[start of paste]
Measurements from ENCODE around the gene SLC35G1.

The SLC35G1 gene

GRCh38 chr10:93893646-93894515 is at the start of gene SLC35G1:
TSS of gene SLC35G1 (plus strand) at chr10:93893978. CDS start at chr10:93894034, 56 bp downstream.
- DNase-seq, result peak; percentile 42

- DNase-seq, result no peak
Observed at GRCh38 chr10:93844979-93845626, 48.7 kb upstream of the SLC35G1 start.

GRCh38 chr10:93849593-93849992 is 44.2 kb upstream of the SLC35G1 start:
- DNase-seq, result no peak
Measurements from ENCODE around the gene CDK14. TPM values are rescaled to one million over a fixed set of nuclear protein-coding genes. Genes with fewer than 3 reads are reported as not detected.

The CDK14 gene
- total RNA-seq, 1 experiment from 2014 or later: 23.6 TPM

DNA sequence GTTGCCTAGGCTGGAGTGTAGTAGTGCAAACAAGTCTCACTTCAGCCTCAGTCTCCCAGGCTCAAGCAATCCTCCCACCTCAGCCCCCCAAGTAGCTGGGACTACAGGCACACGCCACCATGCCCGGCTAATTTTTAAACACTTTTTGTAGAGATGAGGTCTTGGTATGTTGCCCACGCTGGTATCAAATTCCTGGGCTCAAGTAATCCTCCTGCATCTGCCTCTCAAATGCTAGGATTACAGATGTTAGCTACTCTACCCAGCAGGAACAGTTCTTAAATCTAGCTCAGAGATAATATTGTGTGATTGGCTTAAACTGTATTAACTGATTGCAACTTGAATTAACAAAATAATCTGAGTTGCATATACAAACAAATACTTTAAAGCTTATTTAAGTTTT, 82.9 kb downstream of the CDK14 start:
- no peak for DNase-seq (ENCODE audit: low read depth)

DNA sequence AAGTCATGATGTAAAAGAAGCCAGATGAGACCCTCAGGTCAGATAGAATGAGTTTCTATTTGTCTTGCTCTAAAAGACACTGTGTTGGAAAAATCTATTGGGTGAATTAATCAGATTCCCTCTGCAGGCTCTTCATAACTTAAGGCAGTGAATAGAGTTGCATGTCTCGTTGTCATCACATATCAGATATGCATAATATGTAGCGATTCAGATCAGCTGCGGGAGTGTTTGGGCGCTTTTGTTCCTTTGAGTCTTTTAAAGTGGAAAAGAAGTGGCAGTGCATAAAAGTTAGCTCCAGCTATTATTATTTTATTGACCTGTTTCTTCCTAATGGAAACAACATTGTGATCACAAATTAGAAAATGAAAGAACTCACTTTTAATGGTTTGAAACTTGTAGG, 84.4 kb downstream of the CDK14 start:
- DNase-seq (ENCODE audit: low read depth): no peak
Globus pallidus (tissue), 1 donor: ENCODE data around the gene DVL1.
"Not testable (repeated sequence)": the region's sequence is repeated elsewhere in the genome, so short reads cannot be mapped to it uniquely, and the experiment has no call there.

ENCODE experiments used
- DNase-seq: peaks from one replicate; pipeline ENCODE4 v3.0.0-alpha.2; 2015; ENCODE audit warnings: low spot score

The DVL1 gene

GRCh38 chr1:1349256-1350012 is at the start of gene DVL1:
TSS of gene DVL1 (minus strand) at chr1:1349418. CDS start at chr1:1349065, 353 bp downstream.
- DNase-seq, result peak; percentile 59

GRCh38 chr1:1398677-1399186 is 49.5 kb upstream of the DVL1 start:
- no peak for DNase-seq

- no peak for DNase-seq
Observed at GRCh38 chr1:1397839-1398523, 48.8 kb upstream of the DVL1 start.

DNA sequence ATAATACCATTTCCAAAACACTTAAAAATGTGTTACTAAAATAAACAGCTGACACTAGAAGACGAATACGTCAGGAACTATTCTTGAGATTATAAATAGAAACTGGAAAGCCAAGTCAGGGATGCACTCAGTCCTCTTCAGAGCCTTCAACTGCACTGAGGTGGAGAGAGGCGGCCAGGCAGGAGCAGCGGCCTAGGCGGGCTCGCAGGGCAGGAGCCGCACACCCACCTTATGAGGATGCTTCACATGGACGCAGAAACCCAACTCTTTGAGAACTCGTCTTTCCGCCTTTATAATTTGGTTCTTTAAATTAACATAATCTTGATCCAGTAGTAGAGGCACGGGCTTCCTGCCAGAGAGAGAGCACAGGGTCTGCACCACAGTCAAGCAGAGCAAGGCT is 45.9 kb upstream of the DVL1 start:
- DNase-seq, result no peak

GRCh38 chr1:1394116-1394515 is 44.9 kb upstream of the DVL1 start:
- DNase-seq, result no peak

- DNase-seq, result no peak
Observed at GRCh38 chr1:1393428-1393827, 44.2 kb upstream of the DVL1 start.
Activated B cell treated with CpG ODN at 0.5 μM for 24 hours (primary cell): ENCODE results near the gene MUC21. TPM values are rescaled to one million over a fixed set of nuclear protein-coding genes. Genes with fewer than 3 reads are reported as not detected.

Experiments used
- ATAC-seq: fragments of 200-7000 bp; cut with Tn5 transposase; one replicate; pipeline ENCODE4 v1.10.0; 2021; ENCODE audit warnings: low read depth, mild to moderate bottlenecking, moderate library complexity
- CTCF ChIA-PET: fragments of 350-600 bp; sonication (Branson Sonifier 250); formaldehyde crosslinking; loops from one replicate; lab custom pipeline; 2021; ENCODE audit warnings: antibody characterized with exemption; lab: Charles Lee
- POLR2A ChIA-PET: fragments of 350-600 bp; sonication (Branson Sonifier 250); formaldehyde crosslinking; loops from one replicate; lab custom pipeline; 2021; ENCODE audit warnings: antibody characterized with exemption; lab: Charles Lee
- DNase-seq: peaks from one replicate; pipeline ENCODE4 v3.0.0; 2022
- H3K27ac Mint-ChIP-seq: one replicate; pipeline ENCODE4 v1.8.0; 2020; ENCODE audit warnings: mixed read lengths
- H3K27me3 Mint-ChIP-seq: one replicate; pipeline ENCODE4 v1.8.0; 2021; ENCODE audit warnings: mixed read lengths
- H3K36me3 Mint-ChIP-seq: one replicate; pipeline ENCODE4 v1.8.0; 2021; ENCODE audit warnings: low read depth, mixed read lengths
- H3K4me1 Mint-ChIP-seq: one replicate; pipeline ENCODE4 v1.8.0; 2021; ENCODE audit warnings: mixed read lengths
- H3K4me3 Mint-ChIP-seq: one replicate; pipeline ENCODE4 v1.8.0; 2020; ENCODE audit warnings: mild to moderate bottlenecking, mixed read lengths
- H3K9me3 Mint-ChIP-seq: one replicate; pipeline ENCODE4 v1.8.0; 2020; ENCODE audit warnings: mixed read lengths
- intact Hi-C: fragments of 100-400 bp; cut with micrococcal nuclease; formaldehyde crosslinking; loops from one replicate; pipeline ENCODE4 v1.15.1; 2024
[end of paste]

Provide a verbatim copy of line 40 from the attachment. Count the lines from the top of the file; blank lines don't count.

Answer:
- DNase-seq: peaks from one replicate; pipeline ENCODE4 v3.0.0; 2022